Hosting this website on a farm - or anywhere

tl;dr: This website is currently being hosted off-grid, on a cluster of Raspberry Pis, via 4G LTE—or at some points through the same tunnel via WiFi if signal strength gets too low. Here's the GitHub repo for the project.

Note: The website was down for a few hours this morning, as shortly after this post I started getting a 40-50 Mbps flood of POST requests (over 6 million in a 30 minute time frame)... and yeah, no way the little Pi cluster could handle that. Thanks, Internet. It's back up through Cloudflare now, and I'll post more on this 'fun' experience later.

A couple weeks ago, after months of preparation, I took my 4-node Turing Pi 2 cluster (see my earlier review) to my cousin's farm, and ran this website (JeffGeerling.com) on it, live on the Internet—completely disconnected from grid power or hard-wired Internet.

Quick 'Hello World' HTTP deployment for testing K3s and Traefik

Recently I needed to test the full HTTP stack between a Kubernetes cluster's member nodes and an external Internet routing setup, and so I wanted to quickly install K3s (which includes Traefik by default, and load balances through ports 80 and 443 on all nodes), then get a quick 'hello world' web page up, so I could see if the traffic was routing properly all the way from the external host through to a running container exposed via Traefik Ingress.

Here's how I set up a basic 'Hello World' web page on my K3s cluster:

First, I created an HTML file to be stored as a ConfigMap. Create a file named index.html with the following contents:

  <title>Hello World!</title>
<body>Hello World!</body>

Create a ConfigMap with the HTML from the file you just created:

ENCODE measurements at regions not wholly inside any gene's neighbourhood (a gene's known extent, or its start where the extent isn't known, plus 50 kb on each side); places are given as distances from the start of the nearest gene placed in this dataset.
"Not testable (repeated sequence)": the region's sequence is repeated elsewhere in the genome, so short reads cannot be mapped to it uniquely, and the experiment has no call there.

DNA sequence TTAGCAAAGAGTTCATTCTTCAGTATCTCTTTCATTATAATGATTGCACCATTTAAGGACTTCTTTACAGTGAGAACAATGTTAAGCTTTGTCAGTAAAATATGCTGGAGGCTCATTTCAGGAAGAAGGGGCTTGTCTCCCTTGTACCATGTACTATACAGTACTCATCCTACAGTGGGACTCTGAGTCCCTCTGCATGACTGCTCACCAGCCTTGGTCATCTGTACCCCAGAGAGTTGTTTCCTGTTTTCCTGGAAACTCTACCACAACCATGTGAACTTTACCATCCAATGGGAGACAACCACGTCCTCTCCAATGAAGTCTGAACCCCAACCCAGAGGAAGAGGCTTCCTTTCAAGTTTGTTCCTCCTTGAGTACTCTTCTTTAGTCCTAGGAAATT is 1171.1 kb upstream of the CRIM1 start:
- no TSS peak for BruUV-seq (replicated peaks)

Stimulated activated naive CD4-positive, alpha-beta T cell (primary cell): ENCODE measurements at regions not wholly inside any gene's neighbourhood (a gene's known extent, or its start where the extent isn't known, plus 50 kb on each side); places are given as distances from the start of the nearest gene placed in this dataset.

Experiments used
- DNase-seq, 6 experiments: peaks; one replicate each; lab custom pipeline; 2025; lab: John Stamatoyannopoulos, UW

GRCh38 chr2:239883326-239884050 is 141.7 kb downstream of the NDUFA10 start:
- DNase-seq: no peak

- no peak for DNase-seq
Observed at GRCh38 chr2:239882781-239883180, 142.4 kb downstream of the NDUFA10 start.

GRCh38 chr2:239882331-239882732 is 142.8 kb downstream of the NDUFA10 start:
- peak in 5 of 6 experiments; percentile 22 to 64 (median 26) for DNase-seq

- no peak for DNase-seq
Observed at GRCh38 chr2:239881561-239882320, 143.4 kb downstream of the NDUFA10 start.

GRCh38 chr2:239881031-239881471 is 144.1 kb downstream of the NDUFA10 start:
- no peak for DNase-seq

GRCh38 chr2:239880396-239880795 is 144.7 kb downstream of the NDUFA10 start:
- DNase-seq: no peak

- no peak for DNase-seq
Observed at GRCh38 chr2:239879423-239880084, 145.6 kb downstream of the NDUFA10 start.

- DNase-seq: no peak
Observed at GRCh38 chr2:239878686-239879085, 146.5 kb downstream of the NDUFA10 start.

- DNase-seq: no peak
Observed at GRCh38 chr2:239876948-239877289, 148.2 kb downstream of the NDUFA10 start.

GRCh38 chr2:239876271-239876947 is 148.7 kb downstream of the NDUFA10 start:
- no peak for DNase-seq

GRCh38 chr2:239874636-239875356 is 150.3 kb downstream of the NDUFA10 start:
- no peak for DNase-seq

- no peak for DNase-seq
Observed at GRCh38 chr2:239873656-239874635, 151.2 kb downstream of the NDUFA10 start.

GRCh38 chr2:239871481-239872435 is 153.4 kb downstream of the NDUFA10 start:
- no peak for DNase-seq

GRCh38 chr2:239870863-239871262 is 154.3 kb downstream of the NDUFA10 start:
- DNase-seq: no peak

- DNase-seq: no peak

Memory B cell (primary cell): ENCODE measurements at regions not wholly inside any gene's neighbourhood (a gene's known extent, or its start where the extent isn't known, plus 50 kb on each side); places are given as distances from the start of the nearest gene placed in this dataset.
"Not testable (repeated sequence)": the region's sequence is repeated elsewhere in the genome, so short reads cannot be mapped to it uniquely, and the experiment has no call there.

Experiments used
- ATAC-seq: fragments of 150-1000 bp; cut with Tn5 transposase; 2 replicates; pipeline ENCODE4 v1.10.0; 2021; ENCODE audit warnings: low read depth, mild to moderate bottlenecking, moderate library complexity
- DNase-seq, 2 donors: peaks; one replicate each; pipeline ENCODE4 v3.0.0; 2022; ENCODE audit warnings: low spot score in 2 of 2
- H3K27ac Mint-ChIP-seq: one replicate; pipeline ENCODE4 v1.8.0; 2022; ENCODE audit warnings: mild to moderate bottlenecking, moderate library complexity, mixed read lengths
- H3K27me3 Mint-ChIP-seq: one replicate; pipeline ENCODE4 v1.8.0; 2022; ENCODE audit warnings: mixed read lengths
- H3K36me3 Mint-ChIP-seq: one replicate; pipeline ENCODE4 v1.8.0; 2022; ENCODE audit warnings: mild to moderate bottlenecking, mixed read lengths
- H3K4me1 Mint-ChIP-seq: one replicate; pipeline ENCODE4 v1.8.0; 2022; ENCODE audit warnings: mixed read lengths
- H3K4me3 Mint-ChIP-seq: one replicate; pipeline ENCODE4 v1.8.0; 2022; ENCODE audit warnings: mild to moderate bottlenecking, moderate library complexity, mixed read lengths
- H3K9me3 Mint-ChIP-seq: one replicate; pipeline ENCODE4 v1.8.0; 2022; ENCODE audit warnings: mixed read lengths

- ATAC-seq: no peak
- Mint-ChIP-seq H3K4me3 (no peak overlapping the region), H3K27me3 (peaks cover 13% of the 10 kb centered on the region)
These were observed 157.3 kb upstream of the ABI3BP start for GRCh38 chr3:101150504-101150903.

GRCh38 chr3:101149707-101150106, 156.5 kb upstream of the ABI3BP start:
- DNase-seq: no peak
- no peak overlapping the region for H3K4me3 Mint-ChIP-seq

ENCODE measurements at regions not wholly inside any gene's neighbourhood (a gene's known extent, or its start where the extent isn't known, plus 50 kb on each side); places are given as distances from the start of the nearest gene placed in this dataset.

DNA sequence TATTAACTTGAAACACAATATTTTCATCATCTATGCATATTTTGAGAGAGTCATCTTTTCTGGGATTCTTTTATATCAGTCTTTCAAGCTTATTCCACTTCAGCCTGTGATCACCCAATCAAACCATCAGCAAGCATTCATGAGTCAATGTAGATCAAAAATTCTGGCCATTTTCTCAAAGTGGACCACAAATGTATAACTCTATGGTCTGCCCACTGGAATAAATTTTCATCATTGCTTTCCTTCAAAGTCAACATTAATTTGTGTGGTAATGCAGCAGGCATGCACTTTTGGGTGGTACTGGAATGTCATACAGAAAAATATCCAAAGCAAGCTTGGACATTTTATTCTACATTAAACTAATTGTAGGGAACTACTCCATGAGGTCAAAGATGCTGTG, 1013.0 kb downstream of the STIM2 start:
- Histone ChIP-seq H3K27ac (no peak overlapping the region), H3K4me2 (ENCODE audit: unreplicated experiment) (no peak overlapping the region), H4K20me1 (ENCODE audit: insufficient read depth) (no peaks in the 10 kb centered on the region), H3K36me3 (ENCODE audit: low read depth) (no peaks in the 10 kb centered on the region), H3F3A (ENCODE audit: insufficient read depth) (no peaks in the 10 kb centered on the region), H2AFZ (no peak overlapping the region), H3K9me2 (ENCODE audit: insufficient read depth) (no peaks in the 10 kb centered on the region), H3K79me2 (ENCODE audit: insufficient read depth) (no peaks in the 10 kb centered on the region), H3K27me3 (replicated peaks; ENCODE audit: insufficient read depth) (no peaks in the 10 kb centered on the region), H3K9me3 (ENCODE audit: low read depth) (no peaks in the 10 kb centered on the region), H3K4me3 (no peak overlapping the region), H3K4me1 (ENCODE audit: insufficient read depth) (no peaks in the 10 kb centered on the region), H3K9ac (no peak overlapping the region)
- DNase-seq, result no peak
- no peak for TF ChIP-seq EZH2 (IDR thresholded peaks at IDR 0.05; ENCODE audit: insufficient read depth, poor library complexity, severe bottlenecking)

$ kubectl create configmap hello-world --from-file index.html

Save the following to Kubernetes resource definitions into a file named hello-world.yml:

Raspberry Pi Cluster Episode 6 - Turing Pi Review

A few months ago, in the 'before times', I noticed this post on Hacker News mentioning the Turing Pi, a 'Plug & Play Raspberry Pi Cluster' that sits on your desk.

It caught my attention because I've been running my own old-fashioned 'Raspberry Pi Dramble' cluster since 2015.

Raspberry Pi Dramble Cluster with Sticker - 2019 PoE Edition

So today, I'm wrapping up my Raspberry Pi Cluster series with my thoughts about the Turing Pi that I used to build a 7-node Kubernetes cluster.

Video version of this post

This blog post has a companion video embedded below:

Raspberry Pi Cluster Episode 4 - Minecraft, Pi-hole, Grafana and More!

This is the fourth video in a series discussing cluster computing with the Raspberry Pi, and I'm posting the video + transcript to my blog so you can follow along even if you don't enjoy sitting through a video :)

In the last episode, I showed you how to install Kubernetes on the Turing Pi cluster, running on seven Raspberry Pi Compute Modules.

In this episode, I'm going to show you some of the things you can do with the cluster.